4. http://www.cdc.gov/mmwr/preview/mmwrhtml/mm6134a1.htm 
  5. http://www.cpsc.gov/en/Newsroom/News-Releases/2012/CPSC-Warns-High-Power...
  6. American Speech-Language Hearing Association: http://www.asha.org/public/hearing/Noisy-Toys/ 
  7. http://www.uspirg.org/resources/xxp/tips-toy-safety 
  8. http://www.babycenter.com/0_tips-for-toy-safety_423.bc 

 

 
 

Issue updates

News Release | Arizona PIRG Education Fund | Consumer Protection

Consumer Group Alerts Shoppers To Hidden Toy Hazards

Hazardous toys continue to be sold in stores across the country, according to the 20th annual toy safety survey released today by the Arizona PIRG Education Fund.

> Keep Reading
Report | Arizona PIRG Education Fund | Consumer Protection

The Right Start

Toxic chemicals can be found in common baby products, according to a new report released today by the Arizona PIRG Education Fund. “The Right Start: The Need to Eliminate Toxic Chemicals from Baby Products” documents toxic chemicals, including phthalates and polybrominated diphenyl ethers (PBDEs), in teethers, bath books, and sleep accessories.

> Keep Reading
News Release | Arizona PIRG Education Fund | Consumer Protection

New Report Documents Dangerous Chemicals in Baby Products

Toxic chemicals can be found in common baby products, according to a new report released today by the Arizona PIRG Education Fund. “The Right Start: The Need to Eliminate Toxic Chemicals from Baby Products” documents toxic chemicals, including phthalates and polybrominated diphenyl ethers (PBDEs), in teethers, bath books, and sleep accessories.

> Keep Reading

Pages

News Release | U.S. PIRG Education Fund

Fisher-Price recalled 4.7 million Rock n’Play baby sleepers on Friday. U.S. PIRG Consumer Watchdog Adam Garber issued a response: "“While we’re pleased that Fisher-Price is finally recalling these dangerous sleepers, 30 deaths in 10 years is 30 deaths too many and 10 years too late."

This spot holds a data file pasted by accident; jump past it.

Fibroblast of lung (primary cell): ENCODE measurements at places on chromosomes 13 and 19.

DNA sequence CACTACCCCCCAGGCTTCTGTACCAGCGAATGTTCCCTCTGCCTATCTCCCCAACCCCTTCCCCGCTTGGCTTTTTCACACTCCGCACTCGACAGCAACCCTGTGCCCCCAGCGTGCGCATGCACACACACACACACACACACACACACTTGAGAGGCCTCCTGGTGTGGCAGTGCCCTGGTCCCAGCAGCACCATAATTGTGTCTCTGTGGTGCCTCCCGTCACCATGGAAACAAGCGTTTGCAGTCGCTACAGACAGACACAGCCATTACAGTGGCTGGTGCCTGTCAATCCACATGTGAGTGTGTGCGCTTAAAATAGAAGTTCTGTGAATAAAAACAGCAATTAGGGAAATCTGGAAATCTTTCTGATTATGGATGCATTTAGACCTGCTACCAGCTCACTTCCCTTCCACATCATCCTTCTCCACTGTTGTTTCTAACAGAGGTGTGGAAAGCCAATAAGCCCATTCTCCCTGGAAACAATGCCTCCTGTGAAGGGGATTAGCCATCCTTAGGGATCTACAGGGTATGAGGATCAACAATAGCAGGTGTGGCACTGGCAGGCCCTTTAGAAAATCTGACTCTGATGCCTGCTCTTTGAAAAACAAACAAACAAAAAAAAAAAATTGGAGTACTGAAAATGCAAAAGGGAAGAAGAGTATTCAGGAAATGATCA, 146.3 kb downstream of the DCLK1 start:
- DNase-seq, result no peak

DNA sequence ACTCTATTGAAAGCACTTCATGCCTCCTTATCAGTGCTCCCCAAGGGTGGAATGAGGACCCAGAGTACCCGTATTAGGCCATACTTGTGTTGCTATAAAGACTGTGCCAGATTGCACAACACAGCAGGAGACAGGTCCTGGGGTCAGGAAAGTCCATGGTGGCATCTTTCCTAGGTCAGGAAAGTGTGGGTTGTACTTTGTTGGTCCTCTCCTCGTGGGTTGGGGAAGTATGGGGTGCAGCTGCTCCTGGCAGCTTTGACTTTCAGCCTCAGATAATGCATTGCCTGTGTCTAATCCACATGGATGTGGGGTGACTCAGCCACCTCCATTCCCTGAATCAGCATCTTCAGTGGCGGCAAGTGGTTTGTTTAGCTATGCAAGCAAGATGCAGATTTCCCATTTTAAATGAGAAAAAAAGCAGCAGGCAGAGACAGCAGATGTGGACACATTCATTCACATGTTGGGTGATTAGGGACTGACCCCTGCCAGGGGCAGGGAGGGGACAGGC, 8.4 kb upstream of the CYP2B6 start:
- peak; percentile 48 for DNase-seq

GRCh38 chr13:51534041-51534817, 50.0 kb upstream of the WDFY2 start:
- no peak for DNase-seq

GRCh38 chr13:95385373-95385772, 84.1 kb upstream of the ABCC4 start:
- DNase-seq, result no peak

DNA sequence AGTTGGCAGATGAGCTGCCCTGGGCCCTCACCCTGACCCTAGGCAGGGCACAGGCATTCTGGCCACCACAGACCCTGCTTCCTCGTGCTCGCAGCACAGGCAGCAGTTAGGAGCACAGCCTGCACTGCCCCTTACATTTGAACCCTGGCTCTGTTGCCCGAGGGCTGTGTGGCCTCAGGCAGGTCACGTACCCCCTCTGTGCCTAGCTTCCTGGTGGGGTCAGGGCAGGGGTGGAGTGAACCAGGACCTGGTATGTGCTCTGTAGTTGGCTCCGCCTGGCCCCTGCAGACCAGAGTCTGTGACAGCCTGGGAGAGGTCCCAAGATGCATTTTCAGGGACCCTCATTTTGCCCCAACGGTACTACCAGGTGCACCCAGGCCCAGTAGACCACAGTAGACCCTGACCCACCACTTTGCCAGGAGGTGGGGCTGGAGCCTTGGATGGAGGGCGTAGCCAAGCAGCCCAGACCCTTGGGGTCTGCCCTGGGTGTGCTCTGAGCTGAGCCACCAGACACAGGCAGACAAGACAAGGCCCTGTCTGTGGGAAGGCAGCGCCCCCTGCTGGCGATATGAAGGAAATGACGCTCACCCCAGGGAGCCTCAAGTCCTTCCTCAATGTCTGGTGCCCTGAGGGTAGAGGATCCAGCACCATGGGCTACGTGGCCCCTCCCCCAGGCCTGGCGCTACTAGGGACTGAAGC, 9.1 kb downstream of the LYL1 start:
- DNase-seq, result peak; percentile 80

News Release

Read U.S. PIRG's statement on Wells Fargo eliminating some fees for student on debit cards.

News Release | U.S. PIRG Education Fund

Newly-revealed details by the New York Times about of the crash of two Boeing 737 Max 8 planes may stun even the most hardened observer. The planes lacked a safety feature that may have warned pilots about problems because it was not required and Boeing charged airlines extra to include it. Adam Garber, U.S. PIRG Education Fund Consumer Watchdog issued the following statement.

Blog Post

Arizonans overwhelmingly embrace the idea of growing the state’s energy efficiency and renewable energy resources and believe clean energy is important to Arizona jobs and the economy, according to a new statewide poll.

News Release | Arizona PIRG Education Fund

The Arizona Corporation Commission voted at its February 6th, 2019 meeting to approve Tucson Electric Power’s (TEP) proposed energy efficiency programming budget of $22.9 million dollars. This approval will allow the Pima County utility to restore programs that have been on hold since their plan was initially released.

View AllRSS Feed

Support Us

Your tax-deductible donation supports Arizona PIRG Education Fund's work to educate consumers on the issues that matter, and to stand up to the powerful interests that are blocking progress.

Learn More

You can also support Arizona PIRG Education Fund’s work through bequests, contributions from life insurance or retirement plans, securities contributions and vehicle donations.